After an emotional Kentucky Derby victory by the undefeated Maximum Security, his win was yanked away after race officials determined he had impeded the path of other horses. It was the first time in Derby history a winner has been disqualified due to a foul.
Country House, a 65-1 longshot who finished second, was deemed the official winner of the 145th Kentucky Derby about 20 minutes after the end of the race.
Country House was the second-longest shot to ever win the Derby. Maximum Security was moved to 17th place of the 19-horse field after appearing to win by one-and-three-fourth lengths.
Maximum Security, the only undefeated horse on the field, led the Churchill Downs pack throughout the race on a muddy, rain-soaked track. At one point around the turn to the top of the final stretch he swerved to the right from his path along the rail and appeared to cause War of Will and possibly others to veer. An objection was filed at the end of the race, apparently by Country House and third-place finisher Code of Honor, who moved up to second place after Maximum Security’s disqualification. Tacitus moved up to third place.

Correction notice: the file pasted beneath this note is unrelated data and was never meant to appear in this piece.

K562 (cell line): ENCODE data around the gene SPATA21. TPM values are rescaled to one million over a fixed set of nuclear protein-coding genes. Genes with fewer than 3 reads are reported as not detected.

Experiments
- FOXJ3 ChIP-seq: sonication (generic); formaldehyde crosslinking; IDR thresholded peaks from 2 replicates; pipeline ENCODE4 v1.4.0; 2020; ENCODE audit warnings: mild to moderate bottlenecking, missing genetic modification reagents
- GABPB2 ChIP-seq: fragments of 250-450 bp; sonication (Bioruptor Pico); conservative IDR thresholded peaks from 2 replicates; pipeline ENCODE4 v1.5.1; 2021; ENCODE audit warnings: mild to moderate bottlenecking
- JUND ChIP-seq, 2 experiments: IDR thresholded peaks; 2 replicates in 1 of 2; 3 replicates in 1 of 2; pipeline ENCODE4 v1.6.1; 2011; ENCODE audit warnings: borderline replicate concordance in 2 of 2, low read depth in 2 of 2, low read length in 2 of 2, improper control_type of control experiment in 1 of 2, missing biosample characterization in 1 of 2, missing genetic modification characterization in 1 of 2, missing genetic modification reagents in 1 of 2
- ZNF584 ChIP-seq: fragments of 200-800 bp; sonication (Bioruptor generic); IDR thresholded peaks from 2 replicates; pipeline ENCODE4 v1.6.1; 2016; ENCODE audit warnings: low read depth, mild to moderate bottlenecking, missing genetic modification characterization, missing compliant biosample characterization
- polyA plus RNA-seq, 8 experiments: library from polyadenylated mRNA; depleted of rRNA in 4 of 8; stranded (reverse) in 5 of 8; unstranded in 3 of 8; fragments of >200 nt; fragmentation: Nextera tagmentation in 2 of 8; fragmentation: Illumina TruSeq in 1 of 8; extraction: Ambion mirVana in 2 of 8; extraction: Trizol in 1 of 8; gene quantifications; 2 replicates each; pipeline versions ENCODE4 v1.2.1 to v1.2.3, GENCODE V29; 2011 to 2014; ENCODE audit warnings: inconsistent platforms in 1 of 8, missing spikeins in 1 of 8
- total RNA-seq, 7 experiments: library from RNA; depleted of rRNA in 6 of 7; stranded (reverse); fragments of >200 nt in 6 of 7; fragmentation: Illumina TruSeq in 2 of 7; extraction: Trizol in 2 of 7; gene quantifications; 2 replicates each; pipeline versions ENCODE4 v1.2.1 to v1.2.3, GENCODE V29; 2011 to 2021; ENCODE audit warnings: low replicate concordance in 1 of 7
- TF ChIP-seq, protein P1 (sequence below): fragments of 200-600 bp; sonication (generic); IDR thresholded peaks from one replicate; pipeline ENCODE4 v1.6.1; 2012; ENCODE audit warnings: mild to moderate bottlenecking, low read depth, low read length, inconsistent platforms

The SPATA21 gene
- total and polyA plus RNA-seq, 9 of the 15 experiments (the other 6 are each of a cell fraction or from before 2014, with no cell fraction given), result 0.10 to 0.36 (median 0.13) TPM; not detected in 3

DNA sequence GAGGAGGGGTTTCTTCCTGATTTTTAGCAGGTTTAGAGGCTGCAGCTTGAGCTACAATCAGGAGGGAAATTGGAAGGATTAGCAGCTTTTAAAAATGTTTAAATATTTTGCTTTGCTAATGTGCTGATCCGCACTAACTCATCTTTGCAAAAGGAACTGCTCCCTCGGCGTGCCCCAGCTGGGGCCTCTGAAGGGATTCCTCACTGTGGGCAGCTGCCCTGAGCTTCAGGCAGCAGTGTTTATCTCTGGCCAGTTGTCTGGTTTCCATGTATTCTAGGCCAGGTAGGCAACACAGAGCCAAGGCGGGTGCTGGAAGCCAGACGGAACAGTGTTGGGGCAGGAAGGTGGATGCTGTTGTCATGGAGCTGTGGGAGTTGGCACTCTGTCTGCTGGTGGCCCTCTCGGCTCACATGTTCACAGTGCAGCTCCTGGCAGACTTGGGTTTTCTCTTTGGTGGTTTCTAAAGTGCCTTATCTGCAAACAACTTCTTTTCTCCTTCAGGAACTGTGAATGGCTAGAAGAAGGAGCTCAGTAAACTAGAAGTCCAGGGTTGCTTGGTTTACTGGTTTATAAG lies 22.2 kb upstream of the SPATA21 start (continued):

Panamanian jockey Luis Saez, 26, was thrilled by the win as he spoke on live TV. Maximum Security’s emotional trainer, Jason Servis, thought he had racked up his first Derby victory in only his second appearance. He was looking forward to calling his brother, John, who won the 2004 Derby with Smarty Jones. They would have been the only siblings to win the Derby.
Country House’s win gave trainer Bill Mott his first Kentucky Derby victory in 10 starts. “There was definitely a foul in the race,” he said. But after he took the win, he added: “It was an odd way to do it and we hate to back into these things. It was a bittersweet victory.”